A disturbing summer holiday: Summer House With A Swimming Pool
From the author of The Dinner, Summer House with a Swimming Pool brings together all of Herman Koch’s best: unlikeable characters, an unreliable narrator, a page-turning plot and the complicated relationships between parents and children.
The narrator in this work is Dr Marc Schlosser, a general practitioner whose patients are mostly rich artist types. One of Schlosser’s more famous patients, actor Ralph Meier, invites the doctor and his family, wife Caroline and pre-teen daughters Julia and Lisa on summer holiday, a vacation which proves to be disastrous for everyone involved.
As with The Dinner, the reader is unclear just how much of the narrator has shaded his account of the events to suit his own narcissistic goals. We know from the outset that Meier has died and that Schlosser played some role in his death, but it’s unclear to what degree or why until the end of the novel.
The book is a thriller, but a more subtle one. There are no brutal homicides or police investigations (though there should be.) The build-up is long, leading to the rape of 13-year-old Julia, whose parents then continue to make a series of decisions that only worsen her horrific tragedy. Only at the very end of the book do all the pieces fit together.
Other than the children, there are no likable characters. Marc verges on sociopathic, his wife is willfully obtuse, Ralph is a bore and so on.
‘Oh, come on,’ I said. ‘It’s not that bad. Better to have too little than too much. Or would you rather have a roly-poly daughter with rolls of fat everywhere?
‘No, of course not.’
This is the parents response in reaction to their 13-year-old daughter repeatedly refusing to eat more than a few bites of salad.
Koch does such an excellent job of writing these distasteful characters, it’s hard to not question the values of the people in your own life after reading his books. Marc seems to loathe his patients. He describes them during exams as such:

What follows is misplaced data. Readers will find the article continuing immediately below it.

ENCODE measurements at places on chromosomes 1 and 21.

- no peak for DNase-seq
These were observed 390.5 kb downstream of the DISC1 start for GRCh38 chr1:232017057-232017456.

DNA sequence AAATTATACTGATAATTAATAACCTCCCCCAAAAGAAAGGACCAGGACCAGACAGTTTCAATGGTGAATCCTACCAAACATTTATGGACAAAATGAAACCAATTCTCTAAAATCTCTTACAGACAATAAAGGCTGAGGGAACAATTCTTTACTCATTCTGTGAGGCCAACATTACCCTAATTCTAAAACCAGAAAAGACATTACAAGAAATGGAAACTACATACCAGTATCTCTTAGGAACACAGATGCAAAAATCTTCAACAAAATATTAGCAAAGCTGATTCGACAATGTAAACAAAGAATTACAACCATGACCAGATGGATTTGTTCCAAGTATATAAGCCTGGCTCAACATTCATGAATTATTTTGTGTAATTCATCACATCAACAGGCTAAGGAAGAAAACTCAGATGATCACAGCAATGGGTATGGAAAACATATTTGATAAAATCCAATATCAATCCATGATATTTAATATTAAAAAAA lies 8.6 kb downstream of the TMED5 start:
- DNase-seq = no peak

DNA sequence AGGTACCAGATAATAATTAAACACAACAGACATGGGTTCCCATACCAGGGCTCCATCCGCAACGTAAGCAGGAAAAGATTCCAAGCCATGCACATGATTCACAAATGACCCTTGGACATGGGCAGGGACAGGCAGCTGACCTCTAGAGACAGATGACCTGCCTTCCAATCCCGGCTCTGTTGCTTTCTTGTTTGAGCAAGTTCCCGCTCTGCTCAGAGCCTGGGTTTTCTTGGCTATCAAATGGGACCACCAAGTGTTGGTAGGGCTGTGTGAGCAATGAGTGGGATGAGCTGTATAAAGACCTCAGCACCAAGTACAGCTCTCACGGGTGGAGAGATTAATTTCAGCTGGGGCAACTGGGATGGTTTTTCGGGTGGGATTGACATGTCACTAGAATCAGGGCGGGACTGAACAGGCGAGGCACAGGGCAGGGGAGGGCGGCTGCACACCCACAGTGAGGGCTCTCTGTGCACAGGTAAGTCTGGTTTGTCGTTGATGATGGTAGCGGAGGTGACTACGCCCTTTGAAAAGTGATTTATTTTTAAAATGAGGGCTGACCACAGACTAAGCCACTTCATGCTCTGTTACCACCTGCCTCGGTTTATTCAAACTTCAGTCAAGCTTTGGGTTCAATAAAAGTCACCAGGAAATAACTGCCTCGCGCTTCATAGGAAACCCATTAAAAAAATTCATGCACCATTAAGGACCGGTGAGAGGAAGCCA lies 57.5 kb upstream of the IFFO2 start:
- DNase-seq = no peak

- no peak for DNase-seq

‘I observe their naked bodies. I superimpose the images. I see how the one body approaches the other. I see a mouth, lips pressed against other lips, hands, fingers that search, fingernails across a stretch of bare skin. Sometimes the room is dark, but often it isn’t. Some people have no qualms about leaving the lights on. I have seen their bodies; I know that, in most cases, it would be better to turn the lights off. I look at their feet, their ankles, their knees, their thighs, and then further up, the area around the navel, the chest or breasts, the neck. The actual sex organs I usually skip over. I look, but the way you might look at a dead animal in the road. My gaze is usually only held for a moment, like a hangnail on a loose thread of clothing – no more than that.’
Which makes you wonder what your doctor is thinking when you undress. And it isn’t only Marc. Koch describes Ralph watching nearly all of the female characters in such a way that you might think twice about taking your cover-up off the next time you’re at the beach. The novel gets under your skin.
Koch is one of the Netherlands’ most famous authors. He’s sold millions of books worldwide and his works have been translated into more than 20 languages. The Dinner is considered a modern classic of Dutch literature.
You can buy Summer House with a Swimming Pool at the American Book Center.
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